The right-wing of the Labour Party could not stand for such a danger as grassroots organising independent of the bureaucracy, and launched a media campaign against ‘hard left Momentum thugs and violent militants’ (for example ‘Ben Bradshaw tells Corbyn, “Call off these Momentum thugs”’, ‘Revealed: The radical hard-Left Momentum activists mounting a ruthless purge of Labour’, ‘Labour’s Dugher calls pro-Corbyn group Momentum a “mob”’).
Another weapon in the right-wing’s arsenal was accusations of anti-Semitism, resulting in the Kafka-esque suspension of Jewish Labour member and Momentum Vice Chair Jacqueline Walker. Yet every day more evidence is surfacing of Labour right-wingers colluding with Israeli government figures and Israeli nationalists to oust left wingers and those critical of Israeli state policy in the labour movement (for example, ‘UK Labour MP Ruth Smeeth was funded by Israel lobby‘, ‘NUS Vice President Richard Brooks Caught In Undercover Sting Offering To Help Oust Malia Bouattia’).
Another aspect to recent events was the hysterical witch hunt against ‘Trotskyists’ within Labour, with the main target being the Alliance for Workers’ Liberty (AWL). Lansman, along with his bureaucratic and Stalinist allies, saw OMOV as a method to reduce the influence the AWL would otherwise have under a delegate model. Whilst the AWL probably represents the worst form of ‘Trotskyism’ one could conceive of, the delegate model is generally superior to OMOV in that it allows the most active and committed members to make decisions and be held accountable for their actions. Whilst on the surface appearing more democratic, OMOV favours a passive membership who is not necessarily active and involved in the actions and decisions of the organisation itself. Inactive members are more likely to be right-wing and/or support the status quo, whereas a delegate system means that delegates require a higher degree of political consciousness and activity to win and maintain their positions.
Lansman has continued to cave into pressure from the right-wing and has now made Momentum a Labour-only organisation. Momentum is basically now a soft-left faction of the Labour Party, but one that is not democratic and accountable. It has been neutralised and made a ‘safe space’ for the legions of soft-left careerists, academics and bureaucrats that comprise of the bulk of the labour aristocracy. As the reformist academic Nick Srnicek, author of ‘Inventing the Future’, on facebook posted ‘If you’re wondering how to take the Momentum email, just note that all the Trots are angry.’ Except it’s not just ‘the trots’, Nick. It was everyone hoping to build grassroots groups and organisations independent of Labour right-wing machinations. That is now not possible within Momentum. Instead we should heed the advice of Lenin when it comes to millionaire property developers like Lansman and those who look down on the working class with contempt:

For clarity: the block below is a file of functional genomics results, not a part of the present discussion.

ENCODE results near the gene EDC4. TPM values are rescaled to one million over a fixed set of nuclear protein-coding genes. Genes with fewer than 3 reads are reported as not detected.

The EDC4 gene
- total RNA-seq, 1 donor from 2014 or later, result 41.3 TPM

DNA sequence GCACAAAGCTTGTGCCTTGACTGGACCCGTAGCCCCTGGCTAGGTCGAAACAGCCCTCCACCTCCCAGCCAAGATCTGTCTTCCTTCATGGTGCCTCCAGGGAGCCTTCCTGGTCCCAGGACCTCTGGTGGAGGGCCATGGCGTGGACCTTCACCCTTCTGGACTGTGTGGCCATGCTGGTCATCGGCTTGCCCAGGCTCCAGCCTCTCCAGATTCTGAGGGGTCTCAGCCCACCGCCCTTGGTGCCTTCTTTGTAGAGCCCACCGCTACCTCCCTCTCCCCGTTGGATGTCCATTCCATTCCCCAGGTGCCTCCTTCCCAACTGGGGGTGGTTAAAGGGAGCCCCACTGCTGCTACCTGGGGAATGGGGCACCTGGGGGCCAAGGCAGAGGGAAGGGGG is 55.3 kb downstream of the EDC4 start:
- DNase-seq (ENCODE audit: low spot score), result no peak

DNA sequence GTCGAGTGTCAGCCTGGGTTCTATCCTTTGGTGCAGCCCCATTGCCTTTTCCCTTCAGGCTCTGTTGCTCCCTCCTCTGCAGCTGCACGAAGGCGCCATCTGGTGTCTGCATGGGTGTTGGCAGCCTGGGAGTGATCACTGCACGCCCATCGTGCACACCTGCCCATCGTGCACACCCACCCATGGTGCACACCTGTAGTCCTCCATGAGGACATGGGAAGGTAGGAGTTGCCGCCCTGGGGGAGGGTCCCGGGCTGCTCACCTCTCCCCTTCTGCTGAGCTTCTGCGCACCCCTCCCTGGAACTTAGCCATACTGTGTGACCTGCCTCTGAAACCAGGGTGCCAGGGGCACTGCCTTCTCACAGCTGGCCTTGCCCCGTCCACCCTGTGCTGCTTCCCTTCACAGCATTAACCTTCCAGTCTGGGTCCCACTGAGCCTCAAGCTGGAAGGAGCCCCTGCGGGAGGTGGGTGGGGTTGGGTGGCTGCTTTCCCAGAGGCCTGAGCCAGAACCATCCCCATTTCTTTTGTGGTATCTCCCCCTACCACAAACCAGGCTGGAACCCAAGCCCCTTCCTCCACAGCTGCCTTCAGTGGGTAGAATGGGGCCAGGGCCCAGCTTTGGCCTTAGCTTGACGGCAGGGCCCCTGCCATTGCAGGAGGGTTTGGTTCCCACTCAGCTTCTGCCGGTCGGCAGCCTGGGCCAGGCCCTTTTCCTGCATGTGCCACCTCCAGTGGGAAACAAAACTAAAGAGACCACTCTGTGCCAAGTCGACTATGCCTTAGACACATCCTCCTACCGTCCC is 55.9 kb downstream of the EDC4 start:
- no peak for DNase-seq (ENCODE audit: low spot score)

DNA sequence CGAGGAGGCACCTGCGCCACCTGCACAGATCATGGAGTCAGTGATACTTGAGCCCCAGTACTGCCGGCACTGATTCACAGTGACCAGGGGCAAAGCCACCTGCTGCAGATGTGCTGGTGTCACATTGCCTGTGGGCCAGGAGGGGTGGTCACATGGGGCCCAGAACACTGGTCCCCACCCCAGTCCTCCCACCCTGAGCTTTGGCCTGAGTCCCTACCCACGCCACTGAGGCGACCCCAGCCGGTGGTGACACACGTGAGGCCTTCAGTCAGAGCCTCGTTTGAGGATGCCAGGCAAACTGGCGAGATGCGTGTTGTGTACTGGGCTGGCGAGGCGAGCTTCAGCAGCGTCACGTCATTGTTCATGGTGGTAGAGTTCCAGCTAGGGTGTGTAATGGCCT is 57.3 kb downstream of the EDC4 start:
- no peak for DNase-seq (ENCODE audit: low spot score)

Engels draws a distinction between the “bourgeois labour party” of the old trade unions—the privileged minority—and the “lowest mass”, the real majority, and appeals to the latter, who are not infected by “bourgeois respectability”. This is the essence of Marxist tactics!
… And it is therefore our duty, if we wish to remain socialists to go down lower and deeper, to the real masses; this is the whole meaning and the whole purport of the struggle against opportunism…
The only Marxist line in the world labour movement is to explain to the masses the inevitability and necessity of breaking with opportunism, to educate them for revolution by waging a relentless struggle against opportunism, to utilise the experience of the war to expose, not conceal, the utter vileness of national-liberal labour politics. (Lenin, Imperialism and the Split in Socialism)